• Security Zones

    For resources that require maximum security, Oracle recommends that you use security zones. A security zone is a compartment associated with an Oracle-defined recipe of security policies that are based on best practices. For example, the resources in a security zone must not be accessible from the public internet and they must be encrypted using customer-managed keys. When you create and update resources in a security zone, Oracle Cloud Infrastructure validates the operations against the policies in the security-zone recipe, and denies operations that violate any of the policies.

  • Network security groups (NSGs)

    You can use NSGs to define a set of ingress and egress rules that apply to specific VNICs. We recommend using NSGs rather than security lists, because NSGs enable you to separate the VCN's subnet architecture from the security requirements of your application.


Consider the following points when deploying this reference architecture.

  • Performance

    This solution is faster than creating a new container instance and adding it to the backend set in the function itself, since we do not have to wait for the container instance to create an API call to return the IP address of the container instance to add it to the load balancer's backend set. Oracle Cloud Infrastructure Functions has an execution limit of five minutes for each call.

  • Security

    Make sure to place all the container instances in a private subnet and only the public load balancer in the public subnet.

  • Scalability

    Make sure to set the minimum and maximum number of container instances. Test the solution thoroughly for scaling a large number of instances.

  • Cost

    Using Oracle Cloud Infrastructure Registry is free of cost. The container instance incurs a cost, but function incurs a cost only for the amount of time it is under execution.


Follow these high-level steps to autoscale container instances.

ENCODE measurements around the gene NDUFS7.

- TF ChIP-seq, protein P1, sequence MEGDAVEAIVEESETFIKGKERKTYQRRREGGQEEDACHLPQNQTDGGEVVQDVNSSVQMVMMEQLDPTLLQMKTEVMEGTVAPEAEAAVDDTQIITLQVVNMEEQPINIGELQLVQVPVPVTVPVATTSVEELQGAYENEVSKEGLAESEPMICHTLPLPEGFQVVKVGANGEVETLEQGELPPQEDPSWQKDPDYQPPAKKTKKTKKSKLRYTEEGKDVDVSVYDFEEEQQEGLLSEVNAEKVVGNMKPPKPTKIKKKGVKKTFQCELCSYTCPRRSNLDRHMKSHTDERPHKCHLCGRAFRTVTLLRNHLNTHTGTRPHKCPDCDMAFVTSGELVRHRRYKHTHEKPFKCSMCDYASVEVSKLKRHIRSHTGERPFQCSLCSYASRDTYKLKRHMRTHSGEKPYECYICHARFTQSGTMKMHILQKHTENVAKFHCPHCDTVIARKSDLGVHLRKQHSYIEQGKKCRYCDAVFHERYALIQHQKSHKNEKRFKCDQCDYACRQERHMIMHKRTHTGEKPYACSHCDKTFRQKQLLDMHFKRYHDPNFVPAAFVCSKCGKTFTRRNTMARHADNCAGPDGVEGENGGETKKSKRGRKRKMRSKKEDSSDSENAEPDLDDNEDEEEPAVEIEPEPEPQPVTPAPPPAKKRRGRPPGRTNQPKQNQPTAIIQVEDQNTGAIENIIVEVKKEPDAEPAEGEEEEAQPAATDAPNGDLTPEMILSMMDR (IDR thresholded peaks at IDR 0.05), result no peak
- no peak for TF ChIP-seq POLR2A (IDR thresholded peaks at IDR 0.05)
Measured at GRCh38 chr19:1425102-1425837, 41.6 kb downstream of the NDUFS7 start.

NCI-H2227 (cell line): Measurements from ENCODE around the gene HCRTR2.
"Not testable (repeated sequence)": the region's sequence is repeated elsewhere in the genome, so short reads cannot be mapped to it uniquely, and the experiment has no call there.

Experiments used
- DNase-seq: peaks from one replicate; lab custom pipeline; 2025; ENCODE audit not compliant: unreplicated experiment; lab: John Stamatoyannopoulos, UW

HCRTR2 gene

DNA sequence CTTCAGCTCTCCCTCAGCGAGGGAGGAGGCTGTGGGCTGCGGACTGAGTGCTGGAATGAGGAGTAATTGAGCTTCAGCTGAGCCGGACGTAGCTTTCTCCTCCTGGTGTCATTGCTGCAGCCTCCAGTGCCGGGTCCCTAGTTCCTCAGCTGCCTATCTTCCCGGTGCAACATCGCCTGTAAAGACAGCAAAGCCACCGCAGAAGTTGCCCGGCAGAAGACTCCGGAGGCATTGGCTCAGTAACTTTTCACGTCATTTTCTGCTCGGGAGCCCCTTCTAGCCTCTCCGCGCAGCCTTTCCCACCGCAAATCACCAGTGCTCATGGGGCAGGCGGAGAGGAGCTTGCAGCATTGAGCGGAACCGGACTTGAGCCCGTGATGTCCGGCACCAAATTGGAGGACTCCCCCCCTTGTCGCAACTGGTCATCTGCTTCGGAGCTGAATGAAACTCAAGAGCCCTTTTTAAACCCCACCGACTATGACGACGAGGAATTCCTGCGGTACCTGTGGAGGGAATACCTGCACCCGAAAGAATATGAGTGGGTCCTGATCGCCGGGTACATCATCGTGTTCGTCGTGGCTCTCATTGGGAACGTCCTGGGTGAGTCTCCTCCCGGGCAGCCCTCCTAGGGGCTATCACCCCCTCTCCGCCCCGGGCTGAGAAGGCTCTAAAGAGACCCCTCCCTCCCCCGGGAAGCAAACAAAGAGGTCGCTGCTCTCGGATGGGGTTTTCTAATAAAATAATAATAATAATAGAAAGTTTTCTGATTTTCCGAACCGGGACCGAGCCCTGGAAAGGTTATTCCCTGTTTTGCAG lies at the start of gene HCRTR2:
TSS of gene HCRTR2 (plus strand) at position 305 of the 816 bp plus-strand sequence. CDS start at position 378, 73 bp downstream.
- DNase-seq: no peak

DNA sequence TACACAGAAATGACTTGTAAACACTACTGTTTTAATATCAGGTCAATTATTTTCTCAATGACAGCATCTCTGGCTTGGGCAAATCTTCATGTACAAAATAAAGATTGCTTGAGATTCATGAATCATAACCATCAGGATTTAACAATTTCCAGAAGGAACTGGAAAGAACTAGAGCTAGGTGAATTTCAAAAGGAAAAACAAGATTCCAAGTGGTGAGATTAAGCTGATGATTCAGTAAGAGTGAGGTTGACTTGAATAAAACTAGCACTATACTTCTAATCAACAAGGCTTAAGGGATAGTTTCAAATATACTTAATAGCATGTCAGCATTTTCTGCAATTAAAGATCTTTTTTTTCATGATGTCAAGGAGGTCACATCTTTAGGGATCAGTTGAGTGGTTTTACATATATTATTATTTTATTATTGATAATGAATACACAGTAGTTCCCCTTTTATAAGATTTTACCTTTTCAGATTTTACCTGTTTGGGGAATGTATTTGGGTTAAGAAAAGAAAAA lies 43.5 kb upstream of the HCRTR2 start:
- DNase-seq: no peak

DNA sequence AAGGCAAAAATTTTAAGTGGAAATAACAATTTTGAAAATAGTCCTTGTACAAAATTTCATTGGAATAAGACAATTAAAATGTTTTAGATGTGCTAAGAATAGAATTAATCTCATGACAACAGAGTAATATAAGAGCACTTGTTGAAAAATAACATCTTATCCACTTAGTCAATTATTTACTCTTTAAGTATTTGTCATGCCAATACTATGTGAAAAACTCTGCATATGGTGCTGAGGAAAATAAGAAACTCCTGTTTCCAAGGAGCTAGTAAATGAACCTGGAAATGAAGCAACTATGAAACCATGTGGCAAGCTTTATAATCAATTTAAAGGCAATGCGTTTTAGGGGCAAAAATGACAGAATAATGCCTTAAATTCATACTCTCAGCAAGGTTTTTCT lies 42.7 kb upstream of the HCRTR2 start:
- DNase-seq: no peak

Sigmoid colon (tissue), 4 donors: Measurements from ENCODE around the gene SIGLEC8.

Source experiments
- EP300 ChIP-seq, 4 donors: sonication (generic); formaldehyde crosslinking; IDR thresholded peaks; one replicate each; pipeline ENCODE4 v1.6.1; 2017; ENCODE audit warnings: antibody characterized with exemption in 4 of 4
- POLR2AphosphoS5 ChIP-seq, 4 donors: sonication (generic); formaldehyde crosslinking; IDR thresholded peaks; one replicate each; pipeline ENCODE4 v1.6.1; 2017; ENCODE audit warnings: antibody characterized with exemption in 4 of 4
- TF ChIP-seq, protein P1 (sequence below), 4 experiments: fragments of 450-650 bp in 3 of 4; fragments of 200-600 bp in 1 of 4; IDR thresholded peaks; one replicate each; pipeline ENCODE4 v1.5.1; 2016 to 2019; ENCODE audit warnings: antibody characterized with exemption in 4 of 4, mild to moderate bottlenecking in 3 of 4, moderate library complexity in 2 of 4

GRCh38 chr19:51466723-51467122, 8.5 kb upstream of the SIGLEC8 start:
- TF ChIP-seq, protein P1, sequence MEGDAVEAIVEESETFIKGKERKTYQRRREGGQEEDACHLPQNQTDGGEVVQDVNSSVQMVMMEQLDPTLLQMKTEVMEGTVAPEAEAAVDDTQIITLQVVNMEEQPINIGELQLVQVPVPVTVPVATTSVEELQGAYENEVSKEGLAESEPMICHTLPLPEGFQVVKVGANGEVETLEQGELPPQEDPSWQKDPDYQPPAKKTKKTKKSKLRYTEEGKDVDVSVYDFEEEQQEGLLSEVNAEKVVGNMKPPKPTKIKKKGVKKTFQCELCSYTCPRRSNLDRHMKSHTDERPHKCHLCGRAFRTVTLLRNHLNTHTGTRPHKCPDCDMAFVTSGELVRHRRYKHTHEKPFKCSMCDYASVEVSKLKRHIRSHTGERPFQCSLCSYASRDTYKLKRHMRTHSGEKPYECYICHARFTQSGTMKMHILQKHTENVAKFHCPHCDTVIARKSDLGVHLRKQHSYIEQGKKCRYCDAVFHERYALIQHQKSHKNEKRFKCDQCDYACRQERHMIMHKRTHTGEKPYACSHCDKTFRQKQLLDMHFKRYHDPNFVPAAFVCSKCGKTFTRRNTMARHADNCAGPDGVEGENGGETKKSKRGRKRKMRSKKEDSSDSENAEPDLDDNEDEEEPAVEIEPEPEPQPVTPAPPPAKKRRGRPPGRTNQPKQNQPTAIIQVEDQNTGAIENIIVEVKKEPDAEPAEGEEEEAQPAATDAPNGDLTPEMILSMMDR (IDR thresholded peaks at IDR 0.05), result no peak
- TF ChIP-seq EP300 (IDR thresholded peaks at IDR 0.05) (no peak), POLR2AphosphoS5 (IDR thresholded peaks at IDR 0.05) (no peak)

1. Create a stack on Oracle Cloud Infrastructure Resource Manager to create container instances, create a load balancer, and add the container instances to the load balancer backend set using the IP of the container instance.
  2. Create the stack so that it takes in the following parameters:
    • Compartment_OCID
    • Region
    • Tenancy_OCID
    • Container_Instances_Count
    • Is_Public_IP_Assigned
    • Container_instance_registry_secret
    • Container_Instance_Image_URL
    • Private_Subnet_OCID
    • Public_Subnet_OCID
  3. Create an Oracle function that reads the Container_Instance_Count from the above Resource Manager stack and updates it based on the required scaling up or scaling down call of the container instances.
  4. Once the Container_Instance_Count is updated in the Oracle function, apply the Terraform stack on Resource Manager with the updated Container_Instance_Count; then exit the function.
    The Resource Manager stack takes care of adding or terminating the OCI container instance based on the call and adds or removes it from the load balancer backend set.
  5. Add the following configurations to your Oracle function:
    • Min_Container_Instance
    • Max_Container_Instance
    • Compartment_ID
    • Resource_Manager_Stack_ID
  6. Push the newly created Oracle function image to Oracle Cloud Infrastructure Registry (OCIR).
  7. Create a Topic under notification services and give it an appropriate name.
  8. Create a subscription under the created topic and select function as the protocol.


    Select the function you created by selecting the correct compartment and application.
  9. Create an alarm definition in the oci_computecontainerinstance namespace.
    1. Select CPU_utilization or Mem_Utilization as the Metric.
    2. Select the Container Instance name as the dimension.
    3. Set the required threshold for the Alarm to Fire.
  10. Test this autoscaling architecture to scale up and scale down OCI Container Instances.

Explore More

Learn more about OCI Container Instances.

Review these additional resources:


Authors: Christophe Pruvost, Karthic Ravindran, Chandrashekar Avadhani

Contributors: John Sulyok